Rear suspension help: raise and soften ride - 39 Buick Hotrod
I'm looking for some rear suspensions advice. I have a 1939 Buick Special hotrod. The rear-end is from some 70s-ish Ford (currently unknown) and is comprised of two large coil springs and shocks. The springs are about 18.5" long uncompressed, 14.5" long with the vehicle sitting on the ground, a spring diameter of about 0.65-0.7" and an total diameter from the outside of the spring of close to 7". The current shocks are Gabriel Guardian (part #: 81878) with 17.7" extended, 11.2" compressed and 6.6" stroke length.
In an ideal world I need to do two thing.
(1) soften the ride
(2) raise the rear-end about 1-3"
I've looked for other coil springs that are longer, I found some from MOOG but their have a very high spring rate and would likely make the ride much stiffer. I have considered going with something like RideTech 8000 Series ShockWave, but they are expensive!
Any suggestions would be apprecated. Thanks!
- shockwaves: ShockWaves :: Universal Styles - RideTech.com - Suspension Specialist - Online Store
- current shocks: Gabriel Guardian/Shock/Strut - Front (81878) | AutoZone.com
- mood springs: Moog Suspension Parts - Universal Coil Springs
First thing that is needed is the weight on the rear axle in order to estimate the spring rate needed..There are companies like this for springs:
Pohl Spring Works, Inc - Coil Springs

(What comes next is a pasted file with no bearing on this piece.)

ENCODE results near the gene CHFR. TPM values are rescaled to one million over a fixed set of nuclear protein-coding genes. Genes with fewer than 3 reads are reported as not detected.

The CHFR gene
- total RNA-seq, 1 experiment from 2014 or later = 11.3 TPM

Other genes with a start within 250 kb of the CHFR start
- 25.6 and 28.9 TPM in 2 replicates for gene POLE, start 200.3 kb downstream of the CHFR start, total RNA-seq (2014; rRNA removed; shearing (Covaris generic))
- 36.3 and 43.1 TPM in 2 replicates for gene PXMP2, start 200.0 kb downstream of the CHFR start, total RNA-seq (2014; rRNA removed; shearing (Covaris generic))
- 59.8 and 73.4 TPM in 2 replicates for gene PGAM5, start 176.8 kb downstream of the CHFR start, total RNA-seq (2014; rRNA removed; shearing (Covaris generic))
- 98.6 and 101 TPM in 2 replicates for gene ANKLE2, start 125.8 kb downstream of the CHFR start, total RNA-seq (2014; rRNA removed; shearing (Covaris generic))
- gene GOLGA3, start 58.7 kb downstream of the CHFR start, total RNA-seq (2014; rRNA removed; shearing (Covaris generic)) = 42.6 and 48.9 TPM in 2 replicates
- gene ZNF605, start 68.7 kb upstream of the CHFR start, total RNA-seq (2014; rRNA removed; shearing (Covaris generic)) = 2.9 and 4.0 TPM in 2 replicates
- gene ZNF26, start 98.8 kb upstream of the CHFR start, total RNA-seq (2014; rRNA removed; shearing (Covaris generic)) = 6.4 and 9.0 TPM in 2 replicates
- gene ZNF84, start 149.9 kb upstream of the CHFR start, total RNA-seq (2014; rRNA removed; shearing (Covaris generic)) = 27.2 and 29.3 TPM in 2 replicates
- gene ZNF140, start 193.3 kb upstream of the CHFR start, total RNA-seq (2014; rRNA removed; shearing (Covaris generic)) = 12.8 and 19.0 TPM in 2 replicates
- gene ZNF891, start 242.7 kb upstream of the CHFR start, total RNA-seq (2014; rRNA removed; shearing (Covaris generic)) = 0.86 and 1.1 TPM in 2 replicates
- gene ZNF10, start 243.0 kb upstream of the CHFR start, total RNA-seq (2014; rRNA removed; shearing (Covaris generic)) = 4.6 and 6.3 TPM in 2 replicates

there is probably one like this in your area..On the shocks the shock valving has a great deal to do with ride quality so adjustable shocks are in order to tune the ride..
Hope this helps.
I agree that the it is extremely useful to have the weight at the rear axle, even more so to have a weight calculated at each of the rear wheels. But, I'm not able to get that data easily so i'm looking for more generic's and guestimates based on a full 4dr 39 Buick with 9" rear-end and standard frame.
All you need to do is go to any truck stop with a certified scale and ask for some help and they can weigh the whole car and each axle and then you have the data.
I am curious how you know the Moog springs you are looking at are stiffer if you don't know what the rate is of the springs that are on the car now.
The rate can be calculated if you carefully measure the wire diameter, spring diameter and count up the number of active coils. If we can determine the rate and the free height and the height at ride height (which you have already given) we can then accurately determine the spring load. With that information you should be able to go through a spring catalog and choose one that will give you the height you want at a softer spring rate, even without knowing the weight of the car.
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